Sunday, April 22, 2012

South Korean immigrant in New York City killed for iPhone

I am a believer in the purpose of the Second Amendment — that part of the Constitution that says something about a well regulated militia and the right to bear arms — but I can see why so many of my Korean and Japanese friends here in the United States are quite perplexed about the proliferation of guns and the frequency of their use. It really does seem like it's run amuck.

About a week ago, not far from where I live, they had to lock down an elementary school and some housing complexes because a suicidal guy with a gun had been walking up and down the street (and then couldn't be found). A few months back, at an intersection I go through frequently and where I'd been just half an hour earlier, a gunman went up to a car waiting for the traffic light at about 12:30 a.m. and shot the two people in the car — random strangers — killing one and severely injuring the other. This led to a police chase on Interstate H1 that ended in his capture (I think).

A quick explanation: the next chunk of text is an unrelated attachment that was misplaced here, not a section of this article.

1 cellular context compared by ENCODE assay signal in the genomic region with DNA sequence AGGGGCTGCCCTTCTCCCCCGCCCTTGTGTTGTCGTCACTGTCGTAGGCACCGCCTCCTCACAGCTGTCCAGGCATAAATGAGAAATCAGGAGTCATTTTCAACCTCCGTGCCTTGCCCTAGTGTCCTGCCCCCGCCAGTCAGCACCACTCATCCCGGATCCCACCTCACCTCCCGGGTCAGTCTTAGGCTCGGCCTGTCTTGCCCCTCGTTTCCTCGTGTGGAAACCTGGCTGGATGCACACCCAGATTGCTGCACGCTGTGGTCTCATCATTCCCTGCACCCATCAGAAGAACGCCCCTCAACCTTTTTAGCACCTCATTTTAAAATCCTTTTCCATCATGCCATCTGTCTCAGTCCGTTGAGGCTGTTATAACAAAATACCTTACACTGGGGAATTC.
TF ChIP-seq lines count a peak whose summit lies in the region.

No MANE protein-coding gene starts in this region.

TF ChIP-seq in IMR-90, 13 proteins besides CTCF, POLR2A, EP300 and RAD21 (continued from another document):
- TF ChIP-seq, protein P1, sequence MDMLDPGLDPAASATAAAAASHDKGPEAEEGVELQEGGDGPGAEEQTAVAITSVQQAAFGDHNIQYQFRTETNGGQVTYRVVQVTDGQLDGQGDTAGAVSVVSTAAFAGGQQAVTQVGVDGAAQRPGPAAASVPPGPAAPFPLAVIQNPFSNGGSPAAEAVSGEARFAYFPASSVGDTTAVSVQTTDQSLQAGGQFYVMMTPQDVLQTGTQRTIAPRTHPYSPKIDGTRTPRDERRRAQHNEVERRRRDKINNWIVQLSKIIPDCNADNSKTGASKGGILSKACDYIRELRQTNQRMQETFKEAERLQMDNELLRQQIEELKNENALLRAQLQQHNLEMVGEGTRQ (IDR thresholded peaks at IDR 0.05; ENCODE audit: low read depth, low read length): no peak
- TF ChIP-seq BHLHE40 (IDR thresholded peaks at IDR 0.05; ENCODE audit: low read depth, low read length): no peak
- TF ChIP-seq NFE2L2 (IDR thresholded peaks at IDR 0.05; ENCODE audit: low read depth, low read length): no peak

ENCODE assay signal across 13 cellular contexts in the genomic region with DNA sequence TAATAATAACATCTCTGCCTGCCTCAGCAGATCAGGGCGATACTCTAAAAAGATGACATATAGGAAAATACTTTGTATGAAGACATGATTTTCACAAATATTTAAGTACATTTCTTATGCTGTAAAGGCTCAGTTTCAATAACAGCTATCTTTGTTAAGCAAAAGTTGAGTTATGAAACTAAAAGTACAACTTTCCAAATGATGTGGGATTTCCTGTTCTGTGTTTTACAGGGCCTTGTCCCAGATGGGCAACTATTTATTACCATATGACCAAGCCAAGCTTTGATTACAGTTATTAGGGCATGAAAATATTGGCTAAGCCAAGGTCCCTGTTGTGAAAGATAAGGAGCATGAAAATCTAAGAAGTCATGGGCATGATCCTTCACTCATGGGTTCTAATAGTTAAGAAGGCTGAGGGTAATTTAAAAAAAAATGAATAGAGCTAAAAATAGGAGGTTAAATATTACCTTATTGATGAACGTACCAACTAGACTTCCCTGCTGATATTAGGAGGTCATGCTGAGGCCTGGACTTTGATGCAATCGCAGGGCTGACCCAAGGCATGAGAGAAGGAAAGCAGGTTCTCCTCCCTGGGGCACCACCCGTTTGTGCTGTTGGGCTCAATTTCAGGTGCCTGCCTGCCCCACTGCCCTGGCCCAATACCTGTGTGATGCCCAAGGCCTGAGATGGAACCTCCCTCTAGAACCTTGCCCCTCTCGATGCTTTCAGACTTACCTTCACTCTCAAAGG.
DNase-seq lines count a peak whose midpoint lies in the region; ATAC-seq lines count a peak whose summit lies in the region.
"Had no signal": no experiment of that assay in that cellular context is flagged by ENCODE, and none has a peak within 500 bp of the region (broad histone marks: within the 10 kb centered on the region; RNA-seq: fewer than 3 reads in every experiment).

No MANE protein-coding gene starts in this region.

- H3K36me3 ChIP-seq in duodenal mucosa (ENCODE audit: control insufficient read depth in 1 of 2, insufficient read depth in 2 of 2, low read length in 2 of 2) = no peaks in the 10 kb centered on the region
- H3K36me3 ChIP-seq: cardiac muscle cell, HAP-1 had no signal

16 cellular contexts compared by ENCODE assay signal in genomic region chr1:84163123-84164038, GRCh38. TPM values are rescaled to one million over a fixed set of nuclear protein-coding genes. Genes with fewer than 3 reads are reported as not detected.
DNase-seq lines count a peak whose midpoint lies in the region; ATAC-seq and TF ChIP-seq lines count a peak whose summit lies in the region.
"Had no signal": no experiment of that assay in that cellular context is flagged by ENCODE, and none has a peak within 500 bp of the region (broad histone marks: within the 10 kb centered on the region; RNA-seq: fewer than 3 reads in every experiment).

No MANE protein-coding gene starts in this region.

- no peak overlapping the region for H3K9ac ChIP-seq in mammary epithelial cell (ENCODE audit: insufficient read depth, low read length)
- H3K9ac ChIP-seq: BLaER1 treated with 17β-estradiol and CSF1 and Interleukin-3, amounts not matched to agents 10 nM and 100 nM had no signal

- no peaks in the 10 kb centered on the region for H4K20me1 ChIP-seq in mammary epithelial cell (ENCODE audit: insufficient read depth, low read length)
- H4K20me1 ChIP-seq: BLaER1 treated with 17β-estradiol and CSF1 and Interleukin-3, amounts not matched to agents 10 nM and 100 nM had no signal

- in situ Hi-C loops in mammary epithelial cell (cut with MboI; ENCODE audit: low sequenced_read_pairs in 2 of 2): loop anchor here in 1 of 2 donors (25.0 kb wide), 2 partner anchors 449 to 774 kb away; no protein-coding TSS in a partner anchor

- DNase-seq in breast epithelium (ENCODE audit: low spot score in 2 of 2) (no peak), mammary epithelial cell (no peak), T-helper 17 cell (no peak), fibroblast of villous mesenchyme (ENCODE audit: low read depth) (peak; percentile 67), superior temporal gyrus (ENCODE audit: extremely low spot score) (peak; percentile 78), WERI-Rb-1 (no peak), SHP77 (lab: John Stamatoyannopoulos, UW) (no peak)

Sure, Korea and Japan have murders occurring as well, but would someone like One Goh or Cho Seunghui be able to get so many weapons and shoot at so many people? It does see as if we fail to enforce the laws we do have on the books (how could Cho, who had mental issues, get guns through mail order?) and we have too many loopholes to begin with (unregistered sales at gun shows without background checks, for example).

I really have no defense when something like this happens. This guy, Kwangbum Yang (양광범), had immigrated to the United States and had a job working at the Metropolitan Museum as a cook, while he aspired to rise up the ranks of the culinary arts to be a great chef.

And now he's dead. Shot by someone who took his iPhone and then jumped in a waiting minivan. Would it have even occurred to Mr Lee that he should be packing because others are packing? Really, is this any way to live?

Requiescat in pace, Mr Yang.


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